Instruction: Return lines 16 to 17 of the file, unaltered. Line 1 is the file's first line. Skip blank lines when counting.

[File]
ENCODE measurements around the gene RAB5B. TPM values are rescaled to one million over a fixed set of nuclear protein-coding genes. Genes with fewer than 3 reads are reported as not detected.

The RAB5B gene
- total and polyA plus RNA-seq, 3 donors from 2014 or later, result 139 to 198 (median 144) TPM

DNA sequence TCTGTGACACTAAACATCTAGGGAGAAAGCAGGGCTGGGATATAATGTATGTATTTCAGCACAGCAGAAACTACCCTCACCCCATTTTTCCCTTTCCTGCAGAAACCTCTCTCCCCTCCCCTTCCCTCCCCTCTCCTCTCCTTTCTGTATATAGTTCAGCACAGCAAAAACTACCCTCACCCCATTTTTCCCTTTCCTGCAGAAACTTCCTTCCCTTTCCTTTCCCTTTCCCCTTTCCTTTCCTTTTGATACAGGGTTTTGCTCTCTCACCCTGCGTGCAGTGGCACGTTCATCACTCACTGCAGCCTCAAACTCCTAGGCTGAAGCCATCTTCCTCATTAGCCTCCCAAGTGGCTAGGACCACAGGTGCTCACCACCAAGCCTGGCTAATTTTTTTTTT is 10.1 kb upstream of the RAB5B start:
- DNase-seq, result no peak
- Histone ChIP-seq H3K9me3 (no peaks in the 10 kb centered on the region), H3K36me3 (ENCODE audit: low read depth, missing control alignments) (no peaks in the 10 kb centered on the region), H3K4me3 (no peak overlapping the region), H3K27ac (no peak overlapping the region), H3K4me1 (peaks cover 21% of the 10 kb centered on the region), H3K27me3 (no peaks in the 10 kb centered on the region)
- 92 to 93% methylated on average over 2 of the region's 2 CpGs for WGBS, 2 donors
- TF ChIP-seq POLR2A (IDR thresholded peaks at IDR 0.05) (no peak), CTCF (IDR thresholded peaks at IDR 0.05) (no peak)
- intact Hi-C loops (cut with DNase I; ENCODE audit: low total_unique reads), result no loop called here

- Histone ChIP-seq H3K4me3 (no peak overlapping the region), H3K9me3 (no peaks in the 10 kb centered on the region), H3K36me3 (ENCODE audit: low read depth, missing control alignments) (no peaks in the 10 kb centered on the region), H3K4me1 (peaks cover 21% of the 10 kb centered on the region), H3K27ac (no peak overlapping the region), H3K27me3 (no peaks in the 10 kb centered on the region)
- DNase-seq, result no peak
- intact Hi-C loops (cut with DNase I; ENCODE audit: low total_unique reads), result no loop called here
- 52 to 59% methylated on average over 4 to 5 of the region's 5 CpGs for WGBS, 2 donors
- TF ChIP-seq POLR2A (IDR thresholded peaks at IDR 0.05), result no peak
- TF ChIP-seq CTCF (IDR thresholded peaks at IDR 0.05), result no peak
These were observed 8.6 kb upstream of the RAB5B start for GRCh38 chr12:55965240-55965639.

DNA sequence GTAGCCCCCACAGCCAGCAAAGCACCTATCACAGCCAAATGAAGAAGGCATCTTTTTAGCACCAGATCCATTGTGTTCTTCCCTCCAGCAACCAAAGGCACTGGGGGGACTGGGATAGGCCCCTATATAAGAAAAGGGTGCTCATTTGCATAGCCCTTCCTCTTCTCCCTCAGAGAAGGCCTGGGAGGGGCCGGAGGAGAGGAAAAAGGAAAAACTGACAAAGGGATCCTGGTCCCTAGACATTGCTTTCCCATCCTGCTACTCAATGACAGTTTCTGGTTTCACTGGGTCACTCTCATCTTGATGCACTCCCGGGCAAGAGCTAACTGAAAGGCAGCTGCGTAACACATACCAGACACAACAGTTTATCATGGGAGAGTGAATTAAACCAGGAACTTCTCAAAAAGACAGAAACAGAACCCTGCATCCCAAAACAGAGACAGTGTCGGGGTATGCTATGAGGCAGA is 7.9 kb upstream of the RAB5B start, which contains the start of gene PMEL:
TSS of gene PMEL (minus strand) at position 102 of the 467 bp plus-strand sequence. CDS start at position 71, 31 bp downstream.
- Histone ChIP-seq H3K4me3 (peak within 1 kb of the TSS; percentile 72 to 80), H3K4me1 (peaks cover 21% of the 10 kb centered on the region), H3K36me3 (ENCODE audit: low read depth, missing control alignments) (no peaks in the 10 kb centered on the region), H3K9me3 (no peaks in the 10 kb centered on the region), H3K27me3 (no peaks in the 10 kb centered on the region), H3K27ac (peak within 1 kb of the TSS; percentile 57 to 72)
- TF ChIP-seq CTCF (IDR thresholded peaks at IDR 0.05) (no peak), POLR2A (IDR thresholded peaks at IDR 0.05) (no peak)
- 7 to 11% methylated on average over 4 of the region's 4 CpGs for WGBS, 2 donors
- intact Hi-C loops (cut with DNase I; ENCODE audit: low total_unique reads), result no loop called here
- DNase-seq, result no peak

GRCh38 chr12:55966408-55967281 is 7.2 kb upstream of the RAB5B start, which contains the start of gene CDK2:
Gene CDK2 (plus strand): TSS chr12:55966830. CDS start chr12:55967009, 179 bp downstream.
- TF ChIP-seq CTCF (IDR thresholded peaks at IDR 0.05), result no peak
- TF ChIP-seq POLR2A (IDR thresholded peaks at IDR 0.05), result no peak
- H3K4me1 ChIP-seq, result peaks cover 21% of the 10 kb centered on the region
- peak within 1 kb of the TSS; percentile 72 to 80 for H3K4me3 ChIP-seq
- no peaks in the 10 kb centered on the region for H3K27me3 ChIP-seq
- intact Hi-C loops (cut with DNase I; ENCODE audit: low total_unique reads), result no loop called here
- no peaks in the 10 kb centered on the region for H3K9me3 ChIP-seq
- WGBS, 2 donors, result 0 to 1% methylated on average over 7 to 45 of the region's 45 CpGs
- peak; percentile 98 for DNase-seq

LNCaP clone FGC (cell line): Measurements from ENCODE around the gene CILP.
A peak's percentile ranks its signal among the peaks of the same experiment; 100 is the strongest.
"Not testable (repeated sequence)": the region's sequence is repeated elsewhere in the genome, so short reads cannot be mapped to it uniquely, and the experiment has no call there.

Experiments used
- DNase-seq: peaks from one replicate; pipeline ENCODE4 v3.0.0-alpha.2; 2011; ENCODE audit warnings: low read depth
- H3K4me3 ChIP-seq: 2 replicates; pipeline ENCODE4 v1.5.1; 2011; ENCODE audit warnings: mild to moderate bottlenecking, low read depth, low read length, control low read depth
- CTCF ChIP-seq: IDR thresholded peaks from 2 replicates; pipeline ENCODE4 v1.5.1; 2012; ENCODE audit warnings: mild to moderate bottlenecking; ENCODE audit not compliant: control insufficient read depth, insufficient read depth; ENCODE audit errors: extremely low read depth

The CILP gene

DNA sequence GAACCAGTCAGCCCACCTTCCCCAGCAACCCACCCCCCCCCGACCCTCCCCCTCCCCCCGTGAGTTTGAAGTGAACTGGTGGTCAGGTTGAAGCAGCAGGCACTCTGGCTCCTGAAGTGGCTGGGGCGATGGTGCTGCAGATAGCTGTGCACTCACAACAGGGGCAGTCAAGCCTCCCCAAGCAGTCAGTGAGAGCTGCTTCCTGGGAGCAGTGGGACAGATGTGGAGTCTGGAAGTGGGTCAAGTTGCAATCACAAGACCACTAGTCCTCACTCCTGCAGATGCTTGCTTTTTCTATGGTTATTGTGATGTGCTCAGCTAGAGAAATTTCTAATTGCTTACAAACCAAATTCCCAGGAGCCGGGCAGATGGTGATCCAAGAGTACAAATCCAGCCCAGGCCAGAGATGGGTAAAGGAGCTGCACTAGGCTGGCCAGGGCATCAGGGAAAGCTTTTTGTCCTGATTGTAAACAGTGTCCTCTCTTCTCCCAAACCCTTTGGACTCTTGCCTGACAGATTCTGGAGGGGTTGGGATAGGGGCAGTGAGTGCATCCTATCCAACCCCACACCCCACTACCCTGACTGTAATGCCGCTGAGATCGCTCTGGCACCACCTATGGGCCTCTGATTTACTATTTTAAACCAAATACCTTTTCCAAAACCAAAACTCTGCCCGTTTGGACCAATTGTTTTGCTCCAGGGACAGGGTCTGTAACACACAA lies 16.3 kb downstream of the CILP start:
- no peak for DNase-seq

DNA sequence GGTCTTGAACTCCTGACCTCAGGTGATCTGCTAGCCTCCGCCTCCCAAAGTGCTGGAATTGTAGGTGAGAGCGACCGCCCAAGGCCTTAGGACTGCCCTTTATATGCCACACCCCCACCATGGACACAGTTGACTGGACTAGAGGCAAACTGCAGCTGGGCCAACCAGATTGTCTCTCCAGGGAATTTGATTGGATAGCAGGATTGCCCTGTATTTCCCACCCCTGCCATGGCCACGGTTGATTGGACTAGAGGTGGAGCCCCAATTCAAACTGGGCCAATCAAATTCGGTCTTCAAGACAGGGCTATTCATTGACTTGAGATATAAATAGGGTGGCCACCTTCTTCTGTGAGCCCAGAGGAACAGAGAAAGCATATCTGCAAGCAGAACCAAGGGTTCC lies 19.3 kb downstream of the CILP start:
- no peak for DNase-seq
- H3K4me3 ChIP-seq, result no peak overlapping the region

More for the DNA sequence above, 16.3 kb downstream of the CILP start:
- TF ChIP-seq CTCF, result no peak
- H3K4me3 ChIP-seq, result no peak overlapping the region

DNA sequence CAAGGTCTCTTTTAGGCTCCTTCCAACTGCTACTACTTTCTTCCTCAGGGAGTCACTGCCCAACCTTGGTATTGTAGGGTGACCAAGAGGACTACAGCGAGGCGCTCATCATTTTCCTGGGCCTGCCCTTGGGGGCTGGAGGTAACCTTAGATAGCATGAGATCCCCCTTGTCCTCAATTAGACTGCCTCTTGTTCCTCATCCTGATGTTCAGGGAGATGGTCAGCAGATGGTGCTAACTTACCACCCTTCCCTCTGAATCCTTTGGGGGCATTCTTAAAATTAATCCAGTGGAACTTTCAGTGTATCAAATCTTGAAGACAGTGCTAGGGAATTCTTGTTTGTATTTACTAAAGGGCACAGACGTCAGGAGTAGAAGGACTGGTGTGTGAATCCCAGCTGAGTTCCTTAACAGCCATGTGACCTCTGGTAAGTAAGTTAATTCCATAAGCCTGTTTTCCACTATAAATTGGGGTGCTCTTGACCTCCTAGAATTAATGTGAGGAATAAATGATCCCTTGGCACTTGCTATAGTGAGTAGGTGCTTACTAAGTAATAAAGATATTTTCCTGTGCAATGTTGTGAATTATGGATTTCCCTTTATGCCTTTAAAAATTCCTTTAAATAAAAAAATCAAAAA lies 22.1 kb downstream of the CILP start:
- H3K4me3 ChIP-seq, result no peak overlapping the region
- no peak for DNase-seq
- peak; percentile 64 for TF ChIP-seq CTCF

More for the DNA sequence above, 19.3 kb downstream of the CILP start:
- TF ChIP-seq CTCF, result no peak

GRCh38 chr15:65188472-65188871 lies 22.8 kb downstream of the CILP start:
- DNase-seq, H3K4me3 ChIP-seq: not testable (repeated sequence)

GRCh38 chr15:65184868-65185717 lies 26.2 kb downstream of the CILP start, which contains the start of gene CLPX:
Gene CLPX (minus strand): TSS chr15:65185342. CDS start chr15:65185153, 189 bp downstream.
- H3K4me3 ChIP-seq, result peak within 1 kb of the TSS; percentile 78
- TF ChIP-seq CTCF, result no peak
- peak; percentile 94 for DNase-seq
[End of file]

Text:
These were observed 8.6 kb upstream of the RAB5B start for GRCh38 chr12:55965240-55965639.

DNA sequence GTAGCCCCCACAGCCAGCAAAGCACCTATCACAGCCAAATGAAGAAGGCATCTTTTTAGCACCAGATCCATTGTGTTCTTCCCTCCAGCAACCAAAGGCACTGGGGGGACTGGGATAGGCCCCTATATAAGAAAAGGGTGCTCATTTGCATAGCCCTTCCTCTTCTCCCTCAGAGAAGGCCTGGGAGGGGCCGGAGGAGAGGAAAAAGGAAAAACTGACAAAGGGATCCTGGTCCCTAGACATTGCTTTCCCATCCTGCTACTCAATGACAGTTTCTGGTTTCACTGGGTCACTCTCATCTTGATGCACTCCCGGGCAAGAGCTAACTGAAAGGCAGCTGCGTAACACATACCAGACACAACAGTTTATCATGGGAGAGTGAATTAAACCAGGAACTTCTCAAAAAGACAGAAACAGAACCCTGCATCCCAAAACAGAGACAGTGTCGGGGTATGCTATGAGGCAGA is 7.9 kb upstream of the RAB5B start, which contains the start of gene PMEL: